Ukrainian Hero-Pilot: “I look a lot like Lavrov.” – Part III

Dear Readers,

Today finishing my translation of the interview with Captain Alexander Akopov, the Hero Pilot.

Akopov got a chance to tell his side of the story on the Ukrainian portal Strana.UA.  As I mentioned before, the two interlocutors are Svetlana Kriukova and Anastasia Tovt, who spoke to Akopov over the phone and got quite a good interview.  Captain Akopov, a Ukrainian citizen hailing from Donetsk, spends much of his time in Istanbul, Turkey, where he is an employee of the Turkish airline AtlasGlobal.

[continuing]

Strana:  What is your opinion of the conflict in the Donbass?

Akopov:  I don’t feel I can even comment on that.  I feel very much [pain] for what is going on there.  Sometimes it makes me feel like I can’t even breathe.  The best airport [was there, in Donetsk].  The best football team.  Can you grasp what it means, to lose all of that?  In a word, War is War.

Strana:  Let me explain why I asked you that question.  Because of your Lavrov (photo) avatar, many people accused you of being sympathetic towards Russia.

Akopov’s social media avatar compares his own face to Lavrov’s.

Akopov:  People can say whatever they please.  Sympathy for Russia?  Yes, I feel sympathy for Russia.  Sympathy for Russian hockey.  But when it comes to football, I root for the Ukraine.  I live and work in the Ukraine.  You may not accuse me of being a Separatist.

Strana:  Do you consider yourself to be a hero?

Akopov:   I am a simple, normal person.  I was just doing my job.

Strana:   Tell us how it was.  What goes through the mind of a pilot whose plane has just been pounded by hail?  How were you able to land it?

Akopov:   I was nervous, of course.  People like yourselves, who are not familiar with aviation, of course will have a hard time understanding exactly how this looked.  Try to imagine yourself behind the wheel of an automobile faced with an imminent accident.  You’re driving along, and you realize that something isn’t right.  But improvisation is not a possibility here.  There are instructions, there are monitoring systems which kick in.  But at a certain phase you have to make command decisions.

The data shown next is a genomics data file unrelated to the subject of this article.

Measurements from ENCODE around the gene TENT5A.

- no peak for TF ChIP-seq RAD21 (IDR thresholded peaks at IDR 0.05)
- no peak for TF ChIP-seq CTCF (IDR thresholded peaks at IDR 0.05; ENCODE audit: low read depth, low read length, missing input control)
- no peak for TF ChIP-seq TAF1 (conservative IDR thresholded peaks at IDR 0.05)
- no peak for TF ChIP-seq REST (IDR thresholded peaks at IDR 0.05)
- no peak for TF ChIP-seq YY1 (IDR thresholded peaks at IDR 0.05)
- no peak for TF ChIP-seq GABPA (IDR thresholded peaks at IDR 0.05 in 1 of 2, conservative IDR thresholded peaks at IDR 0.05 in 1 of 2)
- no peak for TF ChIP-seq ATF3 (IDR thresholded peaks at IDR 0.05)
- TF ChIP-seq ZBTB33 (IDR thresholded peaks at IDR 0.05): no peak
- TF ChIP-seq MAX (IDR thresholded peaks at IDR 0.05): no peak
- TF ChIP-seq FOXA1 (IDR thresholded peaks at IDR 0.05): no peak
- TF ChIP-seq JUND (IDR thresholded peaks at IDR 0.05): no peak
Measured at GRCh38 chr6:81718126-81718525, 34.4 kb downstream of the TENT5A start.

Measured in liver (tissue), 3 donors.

Strana:   What decision did you take?

Akopov:   There could be no hesitation nor second-guessing.  I understood that I had to land the plane.  The sooner the better.  The situation was extreme and I did everything that I needed to do.  I have been learning my pilot trade for a long time, therefore I was able to let my professional instincts kick in.

Strana:   Had you ever experienced anything like this before?

Akopov:   Yes, but not as serious as this case.  Once I had an engine catch fire on a Yak-42.  That happened, I think, in the year 2000.  We were flying out of Vienna and we successfully landed in Lvov.

Strana:   When this was happening on this flight, to Istanbul, how did the passengers react?

Akopov:   I didn’t personally have any time to interact with the passengers.  But I did hear some screams [coming from the cabin], there was some panic, apparently.  But our senior flight attendant conducted herself very well in this situation, she was able to calm everyone down.

Strana:   Did the passengers express any gratitude to you?

Akopov:   Only in the social media.  Because as soon as we landed, they [the passengers] were led away into the waiting room, therefore I wasn’t able to communicate with them.  But now — yes, some are writing to me, saying thank you.

Strana:   Did you get any calls from any officials?

Akopov:   Yes, the Minister of Infrastructure Vladimir Omelyan, called me.  And also President Petr Poroshenko himself.

Strana:   And what did he say?

Akopov:   That was a personal conversation, so I shouldn’t disclose it.  And I am personally grateful that this event did not go unnoticed.  All I can say is that the photo of Lavrov was not mentioned [by the President].  At that level people don’t — excuse me for saying so — bother themselves with such nonsense.

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